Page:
to distribute annual reports, except for its requirements in Section 
610 with respect to the Web site posting and distribution of annual 
reports filed with the SEC, the Exchange proposes to modify this 
provision to provide that a company must either include this disclosure 
on its web site or in the annual report it is required to file with the 
SEC that includes audited financial statements (including on Forms 10-
K, 20-F, or 40-F) While Section 110 does not require a statement as to 
why a company does not comply with an applicable requirement in the 
manner provided by Rule 10C-1(b)(1)(iii)(A), the Exchange does not 
believe that this is a significant difference, as the explanation 
companies would likely provide for not having an independent 
compensation committee would simply be that they were not required to 
do so by home country law.
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    \28\ The term ``foreign private issuer'' used in Section 110 is 
defined in Exchange Act Rule 3b-4(c).
    \29\ 17 CFR 240.10C-1(b)(5)(i).
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    The Exchange currently does not require issuers whose only listed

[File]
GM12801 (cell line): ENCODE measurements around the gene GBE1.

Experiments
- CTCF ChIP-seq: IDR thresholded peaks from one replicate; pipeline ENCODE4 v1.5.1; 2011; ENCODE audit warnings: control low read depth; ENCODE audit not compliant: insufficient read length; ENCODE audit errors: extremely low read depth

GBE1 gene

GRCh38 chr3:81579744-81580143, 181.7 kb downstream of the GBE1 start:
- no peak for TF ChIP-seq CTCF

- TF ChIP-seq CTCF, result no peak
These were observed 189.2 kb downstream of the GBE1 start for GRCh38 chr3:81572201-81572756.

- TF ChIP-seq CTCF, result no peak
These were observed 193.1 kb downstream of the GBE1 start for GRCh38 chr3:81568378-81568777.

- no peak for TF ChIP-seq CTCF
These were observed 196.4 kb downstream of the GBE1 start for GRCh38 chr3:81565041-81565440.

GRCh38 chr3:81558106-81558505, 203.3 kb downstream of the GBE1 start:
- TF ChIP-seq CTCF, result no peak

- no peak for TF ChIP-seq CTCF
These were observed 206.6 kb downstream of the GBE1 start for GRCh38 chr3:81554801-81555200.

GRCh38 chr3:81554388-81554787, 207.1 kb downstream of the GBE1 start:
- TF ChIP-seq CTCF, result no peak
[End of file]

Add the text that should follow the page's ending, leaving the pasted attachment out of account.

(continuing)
security is a preferred stock to comply with Section 805. The Exchange 
proposes to grant these issuers a general exemption from compliance 
with the proposed amended rule. The Exchange believes this approach is 
appropriate because holders of listed preferred stock have 
significantly greater protections with respect to their rights to 
receive dividends and a liquidation preference upon dissolution of the 
issuer, and preferred stocks are typically regarded by investors as a 
fixed income investment comparable to debt securities, the issuers of 
which are exempt from compliance with Rule 10C-1.
2. Statutory Basis
    The Exchange believes that the proposed rule change in relation to 
the Exchange's compensation committee requirements and the proposed 
compensation consultant independence requirements are consistent with